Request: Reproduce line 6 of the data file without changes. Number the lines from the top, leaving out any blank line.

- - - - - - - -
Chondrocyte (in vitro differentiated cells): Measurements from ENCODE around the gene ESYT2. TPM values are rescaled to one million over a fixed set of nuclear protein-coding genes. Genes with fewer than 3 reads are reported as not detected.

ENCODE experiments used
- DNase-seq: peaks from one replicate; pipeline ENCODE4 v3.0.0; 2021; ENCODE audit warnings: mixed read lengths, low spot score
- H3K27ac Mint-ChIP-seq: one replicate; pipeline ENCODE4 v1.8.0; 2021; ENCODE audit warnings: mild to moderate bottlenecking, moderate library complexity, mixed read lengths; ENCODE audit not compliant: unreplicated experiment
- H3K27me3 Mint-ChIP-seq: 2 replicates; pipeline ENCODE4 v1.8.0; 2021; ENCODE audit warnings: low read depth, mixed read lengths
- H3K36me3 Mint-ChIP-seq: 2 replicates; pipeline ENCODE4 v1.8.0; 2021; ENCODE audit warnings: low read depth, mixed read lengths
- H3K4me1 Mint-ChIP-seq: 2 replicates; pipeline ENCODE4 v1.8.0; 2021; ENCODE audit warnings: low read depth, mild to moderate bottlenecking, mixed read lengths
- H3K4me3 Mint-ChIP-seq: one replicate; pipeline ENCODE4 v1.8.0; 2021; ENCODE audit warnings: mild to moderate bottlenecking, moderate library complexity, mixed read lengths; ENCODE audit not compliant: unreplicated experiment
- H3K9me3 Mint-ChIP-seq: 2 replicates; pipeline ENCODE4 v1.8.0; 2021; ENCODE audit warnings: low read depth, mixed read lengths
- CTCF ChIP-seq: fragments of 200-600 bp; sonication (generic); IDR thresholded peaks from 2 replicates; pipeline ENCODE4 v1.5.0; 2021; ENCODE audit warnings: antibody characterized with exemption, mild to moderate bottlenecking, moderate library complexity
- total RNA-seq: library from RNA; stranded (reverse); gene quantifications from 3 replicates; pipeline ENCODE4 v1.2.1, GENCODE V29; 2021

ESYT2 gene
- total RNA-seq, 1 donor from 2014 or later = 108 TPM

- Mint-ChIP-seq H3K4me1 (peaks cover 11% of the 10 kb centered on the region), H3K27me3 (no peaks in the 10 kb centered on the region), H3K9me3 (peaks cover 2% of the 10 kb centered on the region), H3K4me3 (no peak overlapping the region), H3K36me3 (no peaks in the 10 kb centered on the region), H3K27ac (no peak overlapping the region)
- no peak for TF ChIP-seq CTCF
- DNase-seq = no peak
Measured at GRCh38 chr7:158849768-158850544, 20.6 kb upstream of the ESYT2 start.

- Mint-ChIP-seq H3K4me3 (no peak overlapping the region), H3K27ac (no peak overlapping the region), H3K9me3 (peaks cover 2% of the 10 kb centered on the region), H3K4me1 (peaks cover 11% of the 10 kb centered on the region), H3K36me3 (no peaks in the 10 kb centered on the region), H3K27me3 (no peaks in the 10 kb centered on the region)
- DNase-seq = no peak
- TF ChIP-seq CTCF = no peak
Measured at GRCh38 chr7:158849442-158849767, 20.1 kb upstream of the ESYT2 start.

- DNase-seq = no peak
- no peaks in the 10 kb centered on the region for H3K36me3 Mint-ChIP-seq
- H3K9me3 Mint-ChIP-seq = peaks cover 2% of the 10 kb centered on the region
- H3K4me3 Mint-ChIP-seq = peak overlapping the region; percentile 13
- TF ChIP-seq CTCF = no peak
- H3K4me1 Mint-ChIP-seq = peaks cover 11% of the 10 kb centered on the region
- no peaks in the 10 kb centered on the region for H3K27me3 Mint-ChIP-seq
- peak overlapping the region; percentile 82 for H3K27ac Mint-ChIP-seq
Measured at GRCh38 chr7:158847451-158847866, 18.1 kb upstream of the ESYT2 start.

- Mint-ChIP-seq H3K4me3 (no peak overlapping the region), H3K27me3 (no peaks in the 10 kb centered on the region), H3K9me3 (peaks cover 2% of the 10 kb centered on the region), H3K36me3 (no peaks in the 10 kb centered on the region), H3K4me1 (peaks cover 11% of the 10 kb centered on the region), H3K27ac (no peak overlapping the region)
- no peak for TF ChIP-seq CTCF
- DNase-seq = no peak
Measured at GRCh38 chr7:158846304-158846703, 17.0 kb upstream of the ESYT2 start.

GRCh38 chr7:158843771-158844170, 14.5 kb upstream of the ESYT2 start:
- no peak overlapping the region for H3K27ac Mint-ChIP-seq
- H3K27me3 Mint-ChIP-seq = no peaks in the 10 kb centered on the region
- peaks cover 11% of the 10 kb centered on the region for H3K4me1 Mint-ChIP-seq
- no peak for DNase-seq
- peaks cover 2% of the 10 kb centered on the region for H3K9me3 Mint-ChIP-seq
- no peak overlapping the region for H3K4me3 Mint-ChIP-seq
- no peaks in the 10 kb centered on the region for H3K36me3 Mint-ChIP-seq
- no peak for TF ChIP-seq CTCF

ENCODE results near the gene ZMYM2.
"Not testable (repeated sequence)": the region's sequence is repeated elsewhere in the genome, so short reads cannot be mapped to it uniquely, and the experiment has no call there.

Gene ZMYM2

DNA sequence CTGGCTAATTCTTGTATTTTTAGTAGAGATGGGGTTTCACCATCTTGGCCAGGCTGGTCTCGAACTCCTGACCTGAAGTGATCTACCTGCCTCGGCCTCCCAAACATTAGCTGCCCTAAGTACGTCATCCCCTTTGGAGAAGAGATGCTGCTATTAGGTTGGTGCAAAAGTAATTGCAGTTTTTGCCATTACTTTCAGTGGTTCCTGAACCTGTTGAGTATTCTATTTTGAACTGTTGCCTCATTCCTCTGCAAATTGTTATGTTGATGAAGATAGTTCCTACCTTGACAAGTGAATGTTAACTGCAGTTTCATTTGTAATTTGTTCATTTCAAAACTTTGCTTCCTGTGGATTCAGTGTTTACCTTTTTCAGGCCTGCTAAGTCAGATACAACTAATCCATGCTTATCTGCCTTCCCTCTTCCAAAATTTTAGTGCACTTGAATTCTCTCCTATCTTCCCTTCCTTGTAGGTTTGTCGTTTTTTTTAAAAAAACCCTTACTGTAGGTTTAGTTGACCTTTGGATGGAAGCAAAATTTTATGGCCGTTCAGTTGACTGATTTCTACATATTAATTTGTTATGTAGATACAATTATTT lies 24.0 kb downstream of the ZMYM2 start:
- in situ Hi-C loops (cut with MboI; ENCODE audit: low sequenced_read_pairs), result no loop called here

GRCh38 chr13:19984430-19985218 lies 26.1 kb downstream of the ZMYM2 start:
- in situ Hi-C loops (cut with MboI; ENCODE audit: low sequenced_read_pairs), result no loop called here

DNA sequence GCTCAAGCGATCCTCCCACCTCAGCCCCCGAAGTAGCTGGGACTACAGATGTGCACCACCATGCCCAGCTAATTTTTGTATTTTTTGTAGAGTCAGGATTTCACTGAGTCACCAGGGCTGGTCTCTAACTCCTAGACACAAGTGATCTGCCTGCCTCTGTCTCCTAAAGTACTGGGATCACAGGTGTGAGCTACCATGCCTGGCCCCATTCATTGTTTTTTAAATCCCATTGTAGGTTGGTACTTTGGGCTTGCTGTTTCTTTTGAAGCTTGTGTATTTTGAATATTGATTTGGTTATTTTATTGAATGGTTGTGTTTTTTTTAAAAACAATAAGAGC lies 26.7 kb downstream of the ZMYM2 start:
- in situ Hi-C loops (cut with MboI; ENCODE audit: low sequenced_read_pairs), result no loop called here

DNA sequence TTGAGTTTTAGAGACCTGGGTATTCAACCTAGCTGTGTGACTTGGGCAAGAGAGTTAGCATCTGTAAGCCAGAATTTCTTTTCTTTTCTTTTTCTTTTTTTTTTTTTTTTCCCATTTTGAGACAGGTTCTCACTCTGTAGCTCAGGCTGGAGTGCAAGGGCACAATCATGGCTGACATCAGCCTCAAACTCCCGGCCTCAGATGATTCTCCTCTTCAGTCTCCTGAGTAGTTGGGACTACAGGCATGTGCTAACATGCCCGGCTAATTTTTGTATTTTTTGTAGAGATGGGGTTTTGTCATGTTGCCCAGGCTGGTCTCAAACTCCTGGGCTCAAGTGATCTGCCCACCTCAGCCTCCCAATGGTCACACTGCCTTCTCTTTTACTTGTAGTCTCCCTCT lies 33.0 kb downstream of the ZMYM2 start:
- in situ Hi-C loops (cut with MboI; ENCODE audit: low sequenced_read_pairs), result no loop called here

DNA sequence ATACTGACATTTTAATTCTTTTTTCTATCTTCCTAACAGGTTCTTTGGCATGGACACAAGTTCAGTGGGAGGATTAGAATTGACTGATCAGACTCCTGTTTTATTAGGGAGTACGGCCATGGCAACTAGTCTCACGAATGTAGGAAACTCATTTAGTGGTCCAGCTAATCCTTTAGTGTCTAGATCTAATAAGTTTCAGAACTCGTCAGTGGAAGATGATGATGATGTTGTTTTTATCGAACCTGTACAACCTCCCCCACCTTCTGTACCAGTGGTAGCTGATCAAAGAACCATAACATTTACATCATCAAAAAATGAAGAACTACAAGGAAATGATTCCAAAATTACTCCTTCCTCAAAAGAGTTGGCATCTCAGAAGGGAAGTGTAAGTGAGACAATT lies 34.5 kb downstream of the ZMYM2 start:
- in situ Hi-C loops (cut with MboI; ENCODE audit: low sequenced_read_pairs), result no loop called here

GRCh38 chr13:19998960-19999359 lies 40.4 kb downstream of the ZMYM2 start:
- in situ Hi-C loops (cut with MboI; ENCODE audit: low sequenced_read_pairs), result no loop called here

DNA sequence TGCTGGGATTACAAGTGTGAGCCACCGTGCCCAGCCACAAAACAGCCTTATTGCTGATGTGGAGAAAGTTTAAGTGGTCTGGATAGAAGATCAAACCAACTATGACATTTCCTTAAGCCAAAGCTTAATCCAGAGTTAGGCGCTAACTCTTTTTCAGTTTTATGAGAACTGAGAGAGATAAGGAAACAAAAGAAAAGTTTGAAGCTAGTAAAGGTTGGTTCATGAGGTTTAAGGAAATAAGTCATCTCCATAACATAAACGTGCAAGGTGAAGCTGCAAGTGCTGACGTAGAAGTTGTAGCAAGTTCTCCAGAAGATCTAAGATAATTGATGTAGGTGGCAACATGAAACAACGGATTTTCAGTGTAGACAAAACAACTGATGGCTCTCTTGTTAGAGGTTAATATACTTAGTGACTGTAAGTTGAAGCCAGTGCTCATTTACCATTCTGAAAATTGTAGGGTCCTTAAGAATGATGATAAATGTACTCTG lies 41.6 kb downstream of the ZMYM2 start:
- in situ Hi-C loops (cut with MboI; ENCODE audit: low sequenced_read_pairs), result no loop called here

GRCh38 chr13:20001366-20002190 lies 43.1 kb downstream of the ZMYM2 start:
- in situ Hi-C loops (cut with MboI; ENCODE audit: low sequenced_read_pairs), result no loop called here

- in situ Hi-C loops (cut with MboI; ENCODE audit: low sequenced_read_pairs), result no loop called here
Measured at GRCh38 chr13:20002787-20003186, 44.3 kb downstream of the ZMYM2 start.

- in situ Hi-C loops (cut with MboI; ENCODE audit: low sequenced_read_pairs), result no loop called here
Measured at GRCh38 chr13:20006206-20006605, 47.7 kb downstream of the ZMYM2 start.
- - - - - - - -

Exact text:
- H3K36me3 Mint-ChIP-seq: 2 replicates; pipeline ENCODE4 v1.8.0; 2021; ENCODE audit warnings: low read depth, mixed read lengths